Career

Landing a Job After a Long Layoff

July 15, 2013

Landing a Job After a Long Layoff

In this economy, layoffs are an unfortunate reality. In some regions, however, work is increasingly scarce – leaving engineers with unattractive gaps in their employment history. How does a long layoff affect your chances of landing the next job and what can you do to better the odds?

To help you land a job after a long layoff, EngineerJobs reached out to John Steele, Managing Director of MRI Manserv AG. He offered pragmatic advice for surviving employment gaps and securing a new job.

 

How Do Employment Gaps Affect Your Chances?

In many fields, candidates with gaps in their employment history are greeted with frank skepticism. Were they unable to work due to a medical condition, or ongoing personal complications? Is there something previous employers discovered about the candidate that disqualified them? “If a person is inactive for a long period of time, the transition back to employment can be more difficult,” Steele says. “For the hiring manager, the risk of the hire not working out is higher.” With a crowded field of prospective hires, it might not be worth a hiring manager’s time to rule out the most negative possibilities.

Unfortunately, this can rule out many otherwise promising engineers who fall victim to harsh, regional economic climates. “Southern Europe has an overabundance of engineers due to the economic crisis in Spain, Italy and Greece,” Steele points out. International financial crises can create toxic employment environments, where even well-qualified, perfectly suitable candidates are tarred with long employment gaps following a layoff.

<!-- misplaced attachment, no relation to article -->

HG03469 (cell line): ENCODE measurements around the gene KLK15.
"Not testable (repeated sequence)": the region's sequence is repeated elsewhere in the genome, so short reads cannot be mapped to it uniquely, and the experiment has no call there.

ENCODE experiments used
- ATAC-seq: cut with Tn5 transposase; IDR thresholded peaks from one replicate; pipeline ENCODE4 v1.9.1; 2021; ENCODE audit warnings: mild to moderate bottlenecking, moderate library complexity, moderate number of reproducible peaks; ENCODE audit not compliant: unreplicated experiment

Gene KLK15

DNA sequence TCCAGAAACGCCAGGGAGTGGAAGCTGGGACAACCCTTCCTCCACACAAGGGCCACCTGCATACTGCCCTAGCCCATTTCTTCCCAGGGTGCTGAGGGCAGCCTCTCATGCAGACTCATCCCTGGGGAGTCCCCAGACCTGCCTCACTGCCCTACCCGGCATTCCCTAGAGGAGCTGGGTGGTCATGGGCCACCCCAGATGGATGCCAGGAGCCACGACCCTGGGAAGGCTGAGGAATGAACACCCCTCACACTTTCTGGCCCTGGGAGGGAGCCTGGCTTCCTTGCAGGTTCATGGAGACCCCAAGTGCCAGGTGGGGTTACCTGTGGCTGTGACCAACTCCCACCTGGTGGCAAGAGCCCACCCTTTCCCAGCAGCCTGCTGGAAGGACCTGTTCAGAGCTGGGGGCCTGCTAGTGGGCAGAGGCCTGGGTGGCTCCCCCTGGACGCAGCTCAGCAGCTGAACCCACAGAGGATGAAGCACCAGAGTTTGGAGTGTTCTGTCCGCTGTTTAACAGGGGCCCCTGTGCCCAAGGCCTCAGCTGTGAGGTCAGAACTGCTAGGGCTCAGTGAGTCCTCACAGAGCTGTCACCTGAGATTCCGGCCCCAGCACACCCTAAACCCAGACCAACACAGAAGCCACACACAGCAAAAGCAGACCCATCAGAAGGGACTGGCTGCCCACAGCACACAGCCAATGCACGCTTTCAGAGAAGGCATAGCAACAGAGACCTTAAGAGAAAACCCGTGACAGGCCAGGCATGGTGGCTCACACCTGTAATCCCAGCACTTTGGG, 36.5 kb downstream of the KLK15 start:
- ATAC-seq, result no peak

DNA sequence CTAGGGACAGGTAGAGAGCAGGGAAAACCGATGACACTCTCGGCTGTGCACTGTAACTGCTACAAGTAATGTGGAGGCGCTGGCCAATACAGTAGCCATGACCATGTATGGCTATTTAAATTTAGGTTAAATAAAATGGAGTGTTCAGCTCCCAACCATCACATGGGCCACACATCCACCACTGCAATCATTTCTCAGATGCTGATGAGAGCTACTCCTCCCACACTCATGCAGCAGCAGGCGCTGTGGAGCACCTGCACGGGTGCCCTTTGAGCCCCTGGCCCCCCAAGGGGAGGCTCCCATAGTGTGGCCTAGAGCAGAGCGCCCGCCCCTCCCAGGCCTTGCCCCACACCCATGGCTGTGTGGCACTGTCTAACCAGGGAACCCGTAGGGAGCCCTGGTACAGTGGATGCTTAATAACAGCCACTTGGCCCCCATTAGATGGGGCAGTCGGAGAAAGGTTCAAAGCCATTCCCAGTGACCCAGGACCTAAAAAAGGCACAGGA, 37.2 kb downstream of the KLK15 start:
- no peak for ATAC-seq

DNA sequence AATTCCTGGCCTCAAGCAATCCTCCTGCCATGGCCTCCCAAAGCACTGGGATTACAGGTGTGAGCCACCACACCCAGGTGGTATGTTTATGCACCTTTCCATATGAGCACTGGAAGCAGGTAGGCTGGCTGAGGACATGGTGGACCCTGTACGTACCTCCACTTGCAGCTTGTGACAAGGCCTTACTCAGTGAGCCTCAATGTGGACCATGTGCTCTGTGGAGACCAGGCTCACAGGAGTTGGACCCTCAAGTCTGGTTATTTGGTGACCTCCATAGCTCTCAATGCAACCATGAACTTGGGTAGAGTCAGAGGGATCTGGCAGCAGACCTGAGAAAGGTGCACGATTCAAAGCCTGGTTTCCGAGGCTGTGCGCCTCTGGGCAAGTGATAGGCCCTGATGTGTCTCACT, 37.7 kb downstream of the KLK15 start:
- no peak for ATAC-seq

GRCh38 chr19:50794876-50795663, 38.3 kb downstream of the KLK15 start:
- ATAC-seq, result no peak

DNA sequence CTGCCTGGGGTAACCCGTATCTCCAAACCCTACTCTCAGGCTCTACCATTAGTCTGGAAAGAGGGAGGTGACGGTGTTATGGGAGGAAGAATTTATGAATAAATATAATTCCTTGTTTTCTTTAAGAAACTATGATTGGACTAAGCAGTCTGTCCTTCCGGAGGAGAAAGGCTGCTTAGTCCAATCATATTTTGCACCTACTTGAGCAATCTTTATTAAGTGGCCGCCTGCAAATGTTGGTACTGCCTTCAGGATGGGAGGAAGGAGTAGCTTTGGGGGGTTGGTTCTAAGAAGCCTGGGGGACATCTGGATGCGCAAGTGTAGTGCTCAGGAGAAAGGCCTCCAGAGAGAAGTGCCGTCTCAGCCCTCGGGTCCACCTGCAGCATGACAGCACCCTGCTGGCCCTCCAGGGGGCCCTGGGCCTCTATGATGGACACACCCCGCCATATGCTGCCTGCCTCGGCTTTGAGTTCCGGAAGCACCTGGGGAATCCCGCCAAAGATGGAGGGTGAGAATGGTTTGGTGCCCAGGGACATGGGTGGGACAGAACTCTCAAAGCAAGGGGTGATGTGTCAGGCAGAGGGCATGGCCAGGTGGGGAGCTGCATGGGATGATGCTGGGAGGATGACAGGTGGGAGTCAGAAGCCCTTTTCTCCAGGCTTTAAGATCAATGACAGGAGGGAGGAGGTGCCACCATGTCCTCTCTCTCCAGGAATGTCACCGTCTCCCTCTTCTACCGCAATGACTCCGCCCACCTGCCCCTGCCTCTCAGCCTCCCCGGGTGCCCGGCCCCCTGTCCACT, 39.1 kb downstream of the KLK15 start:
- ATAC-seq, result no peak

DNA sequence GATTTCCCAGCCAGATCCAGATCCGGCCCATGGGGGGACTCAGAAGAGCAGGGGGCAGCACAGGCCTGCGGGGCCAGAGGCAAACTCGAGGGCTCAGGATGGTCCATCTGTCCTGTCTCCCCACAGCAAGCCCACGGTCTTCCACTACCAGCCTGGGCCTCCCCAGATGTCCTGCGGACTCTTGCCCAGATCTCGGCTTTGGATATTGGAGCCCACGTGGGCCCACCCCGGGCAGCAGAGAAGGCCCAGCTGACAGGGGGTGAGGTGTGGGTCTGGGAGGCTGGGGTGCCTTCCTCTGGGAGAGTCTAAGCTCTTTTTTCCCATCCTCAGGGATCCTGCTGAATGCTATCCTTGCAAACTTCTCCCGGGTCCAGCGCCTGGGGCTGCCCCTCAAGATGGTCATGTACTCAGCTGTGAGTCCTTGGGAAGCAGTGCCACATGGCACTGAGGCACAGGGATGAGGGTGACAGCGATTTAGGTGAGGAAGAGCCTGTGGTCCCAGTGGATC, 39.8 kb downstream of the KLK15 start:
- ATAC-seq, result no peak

For engineers, there’s an additional aspect to consider: they may fall out of step with core technologies or developments which occurred in their absence.  “If the technology has moved on from the candidate’s current skill set, then there is little to ‘sell’ to a company,” Steele says. “The longer the absence, the greater the difficulty.”

“It is important that an out-of-work engineer ensures his knowledge is kept up-to-date,” Steel says,”and, if possible, is even extended through further studies.”

 

What Mitigating Factors Do Hiring Managers Consider?

Having a long layoff in your employment history isn’t a sentence of obsolescence. There are mitigating factors an engineer can present for a hiring manager to weigh against their employment gap. “Mitigating factors that may have prevented the candidate from relocating for a job, such as special requirements for handicapped children, sick or elderly parents, generally are accepted,” Steele says.

The most important thing is to avoid any temptation to cover up your record. While lying on an application is ordinarily unthinkable, a candidate can grow desperate as the gap between jobs grows. It’s never a good idea, regardless – when the deception is uncovered, there will be consequences.

Steele agrees. “First, candidates should be honest about the length of time they have been laid off, the reasons for the layoff, and their attempts to find another job,” he says. If you were selected for layoff among your peers for a specific reason, such as a poor fit with the company’s culture, you should find an honest and tactful way to express this to your interviewer. Casting blame on external factors will reflect poorly if they discover the real reason while researching your background; failure to acknowledge an issue almost guarantees it will happen again.